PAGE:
Baloney Sandwiches at Prime Rib Prices
So maybe I'm just hungry, but I got to thinking about how things would be different if the movie business were like the restaurant business.
You go into a restaurant, you look at the menu, and you have to make choices. Generally, the better the meal, the more you have to pay for it.
$29.95 for some prime rib? Yum! Or, hey, the baloney sandwich is just $4.50! Might be worth it.
I think it should be the same way for movies.
So this is my plan. It will never, ever be adopted, because it makes too much sense (to everyone but the movie studios, who would hate it). But here it is:
The price of a movie should be determined by how good the movie is.
Here's one way to do it. Let's make a law, that to determine the price of a ticket to an individual movie, you go to Rotten Tomatoes, and see what percentage of all the nation's critics actually liked it. Then you multiply that number by 10 cents.
So 95% of the critics like Wallace and Gromit? It'll cost you $9.50 to get in. North Country will cost you $7.20. Dreamer $6.40.
But you can see Elizabethtown for $3.00. Doom will only cost you $2.00. The Fog will be a bargain-basement $1.10.
The effect of this would be obvious. Movie studios would need to do everything they can to make sure their movies are as good as possible, to maximize their profits. Movie theaters would be motivated only to book good movies, because even a sell-out on a $1.10 showing of The Fog wouldn't make much money.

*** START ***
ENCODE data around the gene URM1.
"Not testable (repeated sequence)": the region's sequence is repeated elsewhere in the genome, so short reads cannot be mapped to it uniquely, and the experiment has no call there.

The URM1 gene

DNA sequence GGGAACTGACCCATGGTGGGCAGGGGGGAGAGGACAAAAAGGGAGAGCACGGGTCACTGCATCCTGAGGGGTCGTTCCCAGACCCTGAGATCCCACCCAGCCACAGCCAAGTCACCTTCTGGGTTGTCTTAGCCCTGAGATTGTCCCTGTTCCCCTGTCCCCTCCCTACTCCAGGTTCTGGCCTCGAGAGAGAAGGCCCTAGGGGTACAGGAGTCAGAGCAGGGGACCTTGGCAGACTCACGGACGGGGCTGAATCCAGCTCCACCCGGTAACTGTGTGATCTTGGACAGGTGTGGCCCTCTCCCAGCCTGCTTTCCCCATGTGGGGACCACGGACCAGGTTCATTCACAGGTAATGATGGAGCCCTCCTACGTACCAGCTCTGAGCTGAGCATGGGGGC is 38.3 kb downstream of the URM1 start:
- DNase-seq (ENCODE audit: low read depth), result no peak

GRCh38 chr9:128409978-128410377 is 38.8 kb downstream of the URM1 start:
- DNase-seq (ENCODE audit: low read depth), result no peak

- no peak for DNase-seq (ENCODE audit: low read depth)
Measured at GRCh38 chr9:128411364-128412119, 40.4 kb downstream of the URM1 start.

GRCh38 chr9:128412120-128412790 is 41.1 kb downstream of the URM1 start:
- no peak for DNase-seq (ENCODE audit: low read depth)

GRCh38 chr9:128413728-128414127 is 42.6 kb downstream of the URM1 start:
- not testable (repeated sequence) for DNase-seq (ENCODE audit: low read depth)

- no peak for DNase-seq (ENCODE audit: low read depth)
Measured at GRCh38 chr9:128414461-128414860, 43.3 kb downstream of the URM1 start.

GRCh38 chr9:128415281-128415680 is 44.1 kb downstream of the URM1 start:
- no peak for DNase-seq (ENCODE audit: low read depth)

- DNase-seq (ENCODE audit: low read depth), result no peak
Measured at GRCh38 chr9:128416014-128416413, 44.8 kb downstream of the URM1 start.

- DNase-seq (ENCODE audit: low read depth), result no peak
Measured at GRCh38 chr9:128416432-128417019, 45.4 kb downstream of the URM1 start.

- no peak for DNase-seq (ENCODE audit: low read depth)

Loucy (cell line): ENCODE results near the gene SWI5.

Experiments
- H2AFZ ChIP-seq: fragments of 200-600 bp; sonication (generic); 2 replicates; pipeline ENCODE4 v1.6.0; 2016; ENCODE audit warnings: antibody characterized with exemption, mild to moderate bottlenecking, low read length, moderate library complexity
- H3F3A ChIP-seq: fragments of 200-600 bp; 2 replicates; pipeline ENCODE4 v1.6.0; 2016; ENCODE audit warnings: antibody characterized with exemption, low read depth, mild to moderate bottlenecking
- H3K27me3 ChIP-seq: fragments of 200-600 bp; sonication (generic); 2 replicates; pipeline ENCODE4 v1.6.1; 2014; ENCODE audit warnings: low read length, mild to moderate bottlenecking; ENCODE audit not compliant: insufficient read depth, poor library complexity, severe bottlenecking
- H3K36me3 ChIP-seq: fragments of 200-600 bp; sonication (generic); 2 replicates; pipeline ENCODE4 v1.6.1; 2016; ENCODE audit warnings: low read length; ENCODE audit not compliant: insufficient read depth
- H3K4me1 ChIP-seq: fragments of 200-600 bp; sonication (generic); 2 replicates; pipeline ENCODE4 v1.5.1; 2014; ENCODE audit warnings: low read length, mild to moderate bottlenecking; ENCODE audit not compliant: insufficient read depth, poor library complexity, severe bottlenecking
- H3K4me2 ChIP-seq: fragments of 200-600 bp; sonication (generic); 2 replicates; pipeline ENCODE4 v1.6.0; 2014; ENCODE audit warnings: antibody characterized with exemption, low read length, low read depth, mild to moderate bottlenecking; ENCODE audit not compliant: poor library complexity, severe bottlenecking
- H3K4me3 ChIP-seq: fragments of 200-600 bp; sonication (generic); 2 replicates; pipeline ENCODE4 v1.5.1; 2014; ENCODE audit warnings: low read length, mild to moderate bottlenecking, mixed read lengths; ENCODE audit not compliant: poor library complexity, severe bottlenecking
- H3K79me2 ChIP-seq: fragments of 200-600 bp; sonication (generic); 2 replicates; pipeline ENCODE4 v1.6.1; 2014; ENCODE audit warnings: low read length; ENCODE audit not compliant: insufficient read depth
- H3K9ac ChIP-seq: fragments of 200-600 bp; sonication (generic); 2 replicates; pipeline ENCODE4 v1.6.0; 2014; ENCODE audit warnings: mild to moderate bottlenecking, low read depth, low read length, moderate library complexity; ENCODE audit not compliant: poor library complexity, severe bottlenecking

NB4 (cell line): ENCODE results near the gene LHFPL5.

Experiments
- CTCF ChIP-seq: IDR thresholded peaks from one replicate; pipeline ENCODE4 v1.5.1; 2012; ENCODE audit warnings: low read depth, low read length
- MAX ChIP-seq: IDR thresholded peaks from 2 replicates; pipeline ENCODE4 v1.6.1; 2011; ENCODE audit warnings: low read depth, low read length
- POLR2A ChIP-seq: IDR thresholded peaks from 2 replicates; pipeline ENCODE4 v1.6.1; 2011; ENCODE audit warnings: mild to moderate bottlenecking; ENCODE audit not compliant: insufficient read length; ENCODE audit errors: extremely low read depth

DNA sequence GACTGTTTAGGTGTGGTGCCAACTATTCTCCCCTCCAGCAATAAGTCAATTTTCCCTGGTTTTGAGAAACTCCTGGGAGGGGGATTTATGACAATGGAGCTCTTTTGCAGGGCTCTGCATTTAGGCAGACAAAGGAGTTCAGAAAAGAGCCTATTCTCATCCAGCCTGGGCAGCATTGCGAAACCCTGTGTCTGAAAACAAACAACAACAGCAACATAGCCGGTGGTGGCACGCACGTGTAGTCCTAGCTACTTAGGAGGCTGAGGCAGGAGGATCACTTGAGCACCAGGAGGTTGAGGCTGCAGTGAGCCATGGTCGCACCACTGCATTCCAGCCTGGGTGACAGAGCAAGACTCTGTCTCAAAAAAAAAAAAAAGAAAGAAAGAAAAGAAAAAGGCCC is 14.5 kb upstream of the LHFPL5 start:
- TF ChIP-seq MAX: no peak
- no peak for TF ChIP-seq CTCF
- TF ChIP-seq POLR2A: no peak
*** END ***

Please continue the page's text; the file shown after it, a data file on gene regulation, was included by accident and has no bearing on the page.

Plus audiences would be constantly reminded of the value of the movies they are deciding to see; it's hard to ignore the reviews of Domino when you learn you can get it at thrift store prices.
Is this idea crazy? Probably. Because audiences should be effectively accomplishing this by themselves. It works with DVDs, where you can find all sorts of crap for $5.99, but you pay more for the good movies.
Yet as it exists now, movie theaters are like the kind of non-existant restaurant in which every entree, from Prime Rib to Lobster to Peanut Butter and Jelly Sandwiches, costs exactly the same. So you would think that the customers would be ordering the best food exclusively.
Nope. Doom and The Fog cost the same as the good movies. And people are choosing to see them anyway.
So what's the incentive for the studios, when the baloney sandwiches are flying off the shelves, while the surf 'n' turf is ignored?
$9.60 for Goodnight and Good Luck. $1.90 for Two For The Money.
Works for me.